The great privacy debate

Some time ago I took part in some market research, where I was asked to go online each day and answer questions about my attitudes towards technology.  One of the questions asked about Facebook.  I said I thought it was great, I loved staying connected with people, sharing interesting info or links, and seeing photo’s that my friends have taken all around the world.

But it seems that my view was not in the majority.  In fact, quite the opposite.  Most people said they used to like Facebook, but more and more they are becoming concerned with their privacy.  They seemed to think of Facebook as some benevolent company gone bad, that had made it’s privacy settings intentionally difficult to navigate, and was selling user information to advertisers.  Many had closed their accounts as a result.

This kind of fearful talk about “invasions of privacy” is something I’ve been noticing more and more lately.  Most recently with the 2013 census.  Many people posted about mis-answering or skipping certain questions in “protest” against them being asked, or not filling in the census because they didn’t agree with what their information would be used for, or who would be able to access it.

Last week Anna wrote a great blog about how some census questions could be more inclusive.  However, the privacy debate seems to be something a bit different.  It seems that with technology becoming more and more pervasive in our every aspect of our lives, people are becoming more protective of their personal information.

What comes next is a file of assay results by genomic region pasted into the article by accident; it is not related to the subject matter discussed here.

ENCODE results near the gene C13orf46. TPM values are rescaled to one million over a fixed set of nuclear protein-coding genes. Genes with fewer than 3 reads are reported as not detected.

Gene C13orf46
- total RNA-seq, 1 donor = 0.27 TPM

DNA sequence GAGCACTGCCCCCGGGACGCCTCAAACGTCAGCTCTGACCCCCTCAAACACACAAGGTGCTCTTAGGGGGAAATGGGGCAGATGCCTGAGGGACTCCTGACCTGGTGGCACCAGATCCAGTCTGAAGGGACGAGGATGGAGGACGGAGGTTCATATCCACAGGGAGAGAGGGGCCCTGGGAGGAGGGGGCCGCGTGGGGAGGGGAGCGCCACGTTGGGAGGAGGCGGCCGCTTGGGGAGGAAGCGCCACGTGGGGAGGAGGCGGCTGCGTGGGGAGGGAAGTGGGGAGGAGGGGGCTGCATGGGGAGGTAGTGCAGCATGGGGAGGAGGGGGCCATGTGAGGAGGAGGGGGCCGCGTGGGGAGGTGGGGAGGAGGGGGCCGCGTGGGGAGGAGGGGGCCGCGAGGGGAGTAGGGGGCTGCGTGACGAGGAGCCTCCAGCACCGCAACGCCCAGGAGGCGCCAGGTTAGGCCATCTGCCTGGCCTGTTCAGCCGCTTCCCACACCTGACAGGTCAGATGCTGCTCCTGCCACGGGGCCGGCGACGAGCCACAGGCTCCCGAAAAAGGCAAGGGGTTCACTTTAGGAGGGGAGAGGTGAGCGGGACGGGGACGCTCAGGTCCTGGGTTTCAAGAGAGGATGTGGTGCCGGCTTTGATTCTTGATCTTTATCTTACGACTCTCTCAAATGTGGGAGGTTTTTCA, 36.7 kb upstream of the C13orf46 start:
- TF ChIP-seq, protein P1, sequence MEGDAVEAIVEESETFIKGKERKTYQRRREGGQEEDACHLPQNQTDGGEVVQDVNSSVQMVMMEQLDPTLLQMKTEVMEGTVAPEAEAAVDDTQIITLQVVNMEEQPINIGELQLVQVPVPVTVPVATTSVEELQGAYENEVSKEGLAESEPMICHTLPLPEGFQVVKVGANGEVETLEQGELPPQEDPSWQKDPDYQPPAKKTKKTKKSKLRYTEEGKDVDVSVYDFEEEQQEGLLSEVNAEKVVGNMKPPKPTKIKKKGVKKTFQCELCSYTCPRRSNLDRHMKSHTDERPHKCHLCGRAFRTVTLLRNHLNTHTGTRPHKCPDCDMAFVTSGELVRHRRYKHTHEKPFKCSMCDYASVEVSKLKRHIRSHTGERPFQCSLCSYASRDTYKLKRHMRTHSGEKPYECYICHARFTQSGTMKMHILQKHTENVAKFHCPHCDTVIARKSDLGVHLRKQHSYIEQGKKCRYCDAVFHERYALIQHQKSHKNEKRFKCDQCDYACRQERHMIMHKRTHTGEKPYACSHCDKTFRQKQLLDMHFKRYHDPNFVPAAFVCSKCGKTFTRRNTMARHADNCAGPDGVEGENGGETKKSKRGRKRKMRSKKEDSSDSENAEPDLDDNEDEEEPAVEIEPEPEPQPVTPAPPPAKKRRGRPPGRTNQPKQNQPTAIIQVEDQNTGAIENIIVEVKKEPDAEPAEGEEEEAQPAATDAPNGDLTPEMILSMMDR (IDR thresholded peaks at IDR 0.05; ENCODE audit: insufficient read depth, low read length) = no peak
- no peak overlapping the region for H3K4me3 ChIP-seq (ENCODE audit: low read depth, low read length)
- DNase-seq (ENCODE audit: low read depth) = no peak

I have to wonder though, what exactly is there to be afraid of?  The census had been around forever, and the information it collects is governed by privacy laws.  That means people can access general statistical information eg: household structures, incomes, information about who drives/walks/buses to work…but not your name associated with that data.  As a student, I don’t really have a problem with this, because I know how useful this kind of data is for research.

And as for Facebook, I’ve long been of the opinion that you shouldn’t share anything online you don’t really want other people to know – even if you have the strictest privacy settings.  Because once something’s online, it’s pretty hard to remove it.

Like many people I share photos of holidays, job information, educational details and daily musings.  I’m not particularly concerned with any random people in the world knowing this information…even advertisers.  I figure I’m going to see ads across all media, regardless of whether I’m on Facebook or not.  Why should I care if they are more targeted to my life?  Maybe I’ll see something I actually need or want!

So I have to wonder if people do really feel like their privacy is being invaded, or afraid of their information getting into the wrong hands.  Or is there an underlying fear of the rapid pace of change that technology brings?  Perhaps when Facebook was new, people eagerly uploaded every detail about their lives, and now it’s come back to haunt them.  Or perhaps being more connected and living our lives more openly makes people want to keep something of themselves hidden from the world?  I’m not quite sure yet, but I’d be interested in what you think.

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